Hi,I'm an old customer of nebula from begining(I'm using neb3 pro from a long time ago and I bought a lot of commercial libs) and I never tried to use Nat but I recently tried to use it for creating programs of a chain of several instances of neb and other plugs. I found that I'm not able even begining... I read in the forum about a beginners guide or tutorial and some of you gave a link for a vst plugs tutorial in the old forum, but it doesn´t work, it´s a dead link. Would you help me (and I'm sure a lot of us will be so happy) to start? I don´t know how to do anything, please, a "starting tutorial" would be wonderful in order to use that other side of nebula I never tried. Just something like how to create a program using another program.
Hi, enrique, thanks for answering. I do appreciate your help but I'd like you to give any fast start tutorial for starting, just to make a simple vst chain of plugins into a program, not an eq or preamp, just a simple how to convert a single plugin into a program. Is this possible or it´s just oriented to sample hardware? I saw a link to a post in the old forum not working for anymore, do you know if this "vst to program" tutorial is live enywhere? Thanks again
If you are trying to sample a saturation effect then it's quite easy: you should start by downloading the latest NAT sessions (v10 I think). Next, start NAT and navigate to the sessions, go to "offline presets"/preamps and choose "Distorted Pre (7 kernels) - smooth2 - OFFLINE".
Now you need to set a temp data route (on the NAT offline sampling page), give your preset a name and description and finally press on "Generate" to create a test-tone. Next, open the test-tone in your audio-editor, process it the way you want and save under a different name. Navigate in NAT "temp data" to the new (processed) file, select it and then press "Deconvolve".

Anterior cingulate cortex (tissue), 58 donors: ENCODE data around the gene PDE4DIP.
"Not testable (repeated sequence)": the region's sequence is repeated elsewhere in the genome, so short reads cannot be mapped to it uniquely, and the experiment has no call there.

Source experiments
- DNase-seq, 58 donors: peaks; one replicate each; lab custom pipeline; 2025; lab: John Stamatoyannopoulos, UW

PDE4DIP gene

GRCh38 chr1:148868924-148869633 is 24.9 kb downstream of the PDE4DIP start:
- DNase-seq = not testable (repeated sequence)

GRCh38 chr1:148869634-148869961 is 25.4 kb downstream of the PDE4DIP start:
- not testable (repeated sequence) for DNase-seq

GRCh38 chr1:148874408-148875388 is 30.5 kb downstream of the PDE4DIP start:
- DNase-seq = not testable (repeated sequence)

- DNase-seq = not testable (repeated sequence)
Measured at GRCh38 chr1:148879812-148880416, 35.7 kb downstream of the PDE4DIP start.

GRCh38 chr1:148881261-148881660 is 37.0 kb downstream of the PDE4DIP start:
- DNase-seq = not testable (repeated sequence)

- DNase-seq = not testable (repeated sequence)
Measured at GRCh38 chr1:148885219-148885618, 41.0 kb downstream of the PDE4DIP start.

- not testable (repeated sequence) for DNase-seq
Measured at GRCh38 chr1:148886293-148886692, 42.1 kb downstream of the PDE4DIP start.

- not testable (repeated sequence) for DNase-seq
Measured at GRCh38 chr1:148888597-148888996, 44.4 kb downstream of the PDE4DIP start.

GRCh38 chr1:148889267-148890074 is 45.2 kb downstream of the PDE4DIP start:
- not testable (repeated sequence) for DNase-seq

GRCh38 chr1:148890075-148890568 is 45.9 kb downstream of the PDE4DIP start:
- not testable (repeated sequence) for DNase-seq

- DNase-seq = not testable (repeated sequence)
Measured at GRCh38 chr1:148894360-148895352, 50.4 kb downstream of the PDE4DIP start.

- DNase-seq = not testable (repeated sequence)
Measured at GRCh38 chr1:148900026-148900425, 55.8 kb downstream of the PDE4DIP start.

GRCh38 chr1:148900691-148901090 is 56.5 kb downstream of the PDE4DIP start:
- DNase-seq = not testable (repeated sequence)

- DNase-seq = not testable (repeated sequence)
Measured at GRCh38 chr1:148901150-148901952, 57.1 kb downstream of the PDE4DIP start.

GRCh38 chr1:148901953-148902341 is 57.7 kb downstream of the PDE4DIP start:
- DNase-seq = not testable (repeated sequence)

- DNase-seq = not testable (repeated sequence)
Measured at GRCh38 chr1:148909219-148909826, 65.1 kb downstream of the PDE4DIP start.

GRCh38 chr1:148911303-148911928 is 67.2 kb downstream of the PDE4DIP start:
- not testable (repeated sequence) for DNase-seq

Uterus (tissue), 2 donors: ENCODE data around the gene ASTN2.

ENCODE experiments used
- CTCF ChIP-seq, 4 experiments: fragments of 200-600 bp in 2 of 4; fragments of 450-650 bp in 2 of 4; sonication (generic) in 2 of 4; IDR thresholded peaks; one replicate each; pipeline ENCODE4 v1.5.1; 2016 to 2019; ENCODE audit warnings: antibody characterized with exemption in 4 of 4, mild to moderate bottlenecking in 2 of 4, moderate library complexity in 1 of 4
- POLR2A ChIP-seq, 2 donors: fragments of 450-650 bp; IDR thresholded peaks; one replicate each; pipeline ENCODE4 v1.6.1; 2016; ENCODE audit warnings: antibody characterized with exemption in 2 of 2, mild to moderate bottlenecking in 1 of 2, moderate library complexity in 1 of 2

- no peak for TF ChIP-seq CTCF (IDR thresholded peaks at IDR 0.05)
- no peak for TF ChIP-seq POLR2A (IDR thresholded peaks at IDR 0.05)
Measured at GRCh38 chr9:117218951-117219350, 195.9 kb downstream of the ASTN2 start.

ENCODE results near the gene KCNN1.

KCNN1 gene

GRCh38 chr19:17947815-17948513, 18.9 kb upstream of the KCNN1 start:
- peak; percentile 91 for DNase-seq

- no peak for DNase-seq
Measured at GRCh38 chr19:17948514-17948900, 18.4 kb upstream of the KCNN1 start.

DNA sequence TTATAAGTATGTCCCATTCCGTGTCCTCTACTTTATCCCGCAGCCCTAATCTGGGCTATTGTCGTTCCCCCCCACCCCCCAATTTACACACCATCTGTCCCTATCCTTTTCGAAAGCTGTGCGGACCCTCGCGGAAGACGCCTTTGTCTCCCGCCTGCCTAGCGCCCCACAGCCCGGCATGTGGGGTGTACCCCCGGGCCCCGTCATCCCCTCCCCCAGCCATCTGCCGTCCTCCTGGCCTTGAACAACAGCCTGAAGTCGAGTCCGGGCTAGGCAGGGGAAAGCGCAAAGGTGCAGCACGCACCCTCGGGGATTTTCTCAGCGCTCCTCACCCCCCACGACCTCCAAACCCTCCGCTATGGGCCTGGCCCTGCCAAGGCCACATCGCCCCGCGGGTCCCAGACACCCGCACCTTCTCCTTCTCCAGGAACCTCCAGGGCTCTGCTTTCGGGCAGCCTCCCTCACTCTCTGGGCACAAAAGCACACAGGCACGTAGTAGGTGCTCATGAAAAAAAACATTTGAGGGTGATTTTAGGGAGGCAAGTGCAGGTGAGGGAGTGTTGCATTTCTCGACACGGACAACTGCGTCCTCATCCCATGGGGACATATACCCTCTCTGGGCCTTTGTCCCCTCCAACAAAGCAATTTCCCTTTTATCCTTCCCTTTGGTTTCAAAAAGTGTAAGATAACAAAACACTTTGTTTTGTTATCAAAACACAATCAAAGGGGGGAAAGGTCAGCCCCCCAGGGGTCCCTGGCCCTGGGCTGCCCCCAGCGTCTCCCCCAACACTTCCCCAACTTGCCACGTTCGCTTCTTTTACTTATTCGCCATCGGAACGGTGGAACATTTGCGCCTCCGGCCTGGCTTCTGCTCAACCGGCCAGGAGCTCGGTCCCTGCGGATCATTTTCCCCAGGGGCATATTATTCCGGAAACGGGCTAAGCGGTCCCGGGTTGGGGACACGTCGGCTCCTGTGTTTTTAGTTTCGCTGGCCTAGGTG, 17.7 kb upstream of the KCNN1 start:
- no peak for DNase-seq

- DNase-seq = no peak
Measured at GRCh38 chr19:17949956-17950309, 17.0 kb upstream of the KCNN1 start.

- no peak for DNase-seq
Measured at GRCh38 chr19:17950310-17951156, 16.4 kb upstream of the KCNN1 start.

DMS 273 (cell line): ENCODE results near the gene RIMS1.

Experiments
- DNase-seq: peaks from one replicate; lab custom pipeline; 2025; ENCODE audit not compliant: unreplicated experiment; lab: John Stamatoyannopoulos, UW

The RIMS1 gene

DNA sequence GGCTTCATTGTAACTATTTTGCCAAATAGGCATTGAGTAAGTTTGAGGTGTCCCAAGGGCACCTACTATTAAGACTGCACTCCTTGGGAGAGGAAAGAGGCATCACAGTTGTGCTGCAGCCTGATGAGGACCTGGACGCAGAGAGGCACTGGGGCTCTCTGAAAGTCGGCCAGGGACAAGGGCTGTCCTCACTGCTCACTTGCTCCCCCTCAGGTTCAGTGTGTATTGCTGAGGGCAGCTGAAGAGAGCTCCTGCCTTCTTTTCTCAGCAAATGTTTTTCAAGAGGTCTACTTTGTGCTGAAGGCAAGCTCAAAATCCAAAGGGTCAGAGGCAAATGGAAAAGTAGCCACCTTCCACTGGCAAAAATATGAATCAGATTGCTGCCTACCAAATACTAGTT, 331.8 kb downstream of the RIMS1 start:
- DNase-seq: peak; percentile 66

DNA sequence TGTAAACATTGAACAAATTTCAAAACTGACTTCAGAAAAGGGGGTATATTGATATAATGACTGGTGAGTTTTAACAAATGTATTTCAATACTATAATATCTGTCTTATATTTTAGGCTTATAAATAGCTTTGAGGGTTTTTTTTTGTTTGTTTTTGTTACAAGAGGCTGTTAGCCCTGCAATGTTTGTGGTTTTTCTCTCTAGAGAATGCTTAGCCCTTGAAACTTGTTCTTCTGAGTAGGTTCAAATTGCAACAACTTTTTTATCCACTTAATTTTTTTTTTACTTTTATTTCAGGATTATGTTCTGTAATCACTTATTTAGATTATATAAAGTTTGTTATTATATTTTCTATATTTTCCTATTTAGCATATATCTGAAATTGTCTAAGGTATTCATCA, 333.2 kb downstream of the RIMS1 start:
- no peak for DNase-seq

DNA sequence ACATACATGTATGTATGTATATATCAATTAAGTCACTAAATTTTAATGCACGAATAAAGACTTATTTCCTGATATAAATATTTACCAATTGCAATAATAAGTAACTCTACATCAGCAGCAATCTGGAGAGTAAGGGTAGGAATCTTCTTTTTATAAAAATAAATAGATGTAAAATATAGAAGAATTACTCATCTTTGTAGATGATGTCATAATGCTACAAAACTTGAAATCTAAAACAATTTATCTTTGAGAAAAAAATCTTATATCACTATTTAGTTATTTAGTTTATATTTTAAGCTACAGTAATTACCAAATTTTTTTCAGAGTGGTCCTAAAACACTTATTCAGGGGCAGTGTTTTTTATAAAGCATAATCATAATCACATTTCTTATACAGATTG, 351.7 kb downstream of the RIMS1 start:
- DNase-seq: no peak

Next you need to check your preset and use the padin/padout (edit/glob in Nebula) to make fine adjustments to the sound levels and saturation. You can use the "vst plugin analyzer" for visual feedback.
I did try it and create the n2p and n2v files, but when I load the program in nebula it doesn´t do anything to the audio, the effect of the program is zero.
I used the pre session as you told and I took the test tone generated (it's a chain of pieces of "fade out" where the level is decreasing from one to the next one) and I rendered it through an FX (the first experiment was through a plugin of echo and the second time it was through a simple plugin sounding like an old radio, both times creating a 32 bits output file). When the np2 and nv2 files were created(for both experiments) I just put them into neb library folder and I didn´t do anything more.
Am I doing something wrong? It´s strange cos nebula load the program but there is no effect to the audio.
@babiuk- did you use the new (processed) wav for de-convolving? you need to choose it in the "temp data" window.
It sounds like you are doing things properly so I'm not sure why you are not getting a working preset. You can speed up your tests by using less repetitions in the test tone: click on the "Expert" tab and under "Number" change it to 5 (from 30)-should be enough for testing. Press "Offline" to go back to your original work-space. Don't forget to press on "generate" and this time just use this test-tone for processing (re-writing the file) so there is no file confusion possible.
@martinez- it's possible but a bit tricky, because the playback engine sometimes generates a lot of digital junk (depending on the preset) which might be "doubled" with the new preset. Also, the new preset will sound slightly different no matter what you do, but it is possible to get very good results.
You could, for instance, process the first (loudest) repetitions of the test tone with your preset chain at a lower volume (using a gain plugin before & after the chain). Another option is just sample the chain as is and use padin/padout later with your new preset to "skip" any damaged/odd parts of the test-tone.
Last edited by yr on Tue Jun 19, 2012 10:31 am, edited 1 time in total.